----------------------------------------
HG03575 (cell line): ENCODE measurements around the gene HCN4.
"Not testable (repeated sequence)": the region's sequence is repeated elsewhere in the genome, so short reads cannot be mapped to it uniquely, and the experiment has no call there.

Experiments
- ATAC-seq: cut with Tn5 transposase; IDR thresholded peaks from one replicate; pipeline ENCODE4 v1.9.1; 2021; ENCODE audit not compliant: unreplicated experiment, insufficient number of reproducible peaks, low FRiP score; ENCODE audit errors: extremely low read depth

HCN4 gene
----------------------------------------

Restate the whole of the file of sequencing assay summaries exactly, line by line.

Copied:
HG03575 (cell line): ENCODE measurements around the gene HCN4.
"Not testable (repeated sequence)": the region's sequence is repeated elsewhere in the genome, so short reads cannot be mapped to it uniquely, and the experiment has no call there.

Experiments
- ATAC-seq: cut with Tn5 transposase; IDR thresholded peaks from one replicate; pipeline ENCODE4 v1.9.1; 2021; ENCODE audit not compliant: unreplicated experiment, insufficient number of reproducible peaks, low FRiP score; ENCODE audit errors: extremely low read depth

HCN4 gene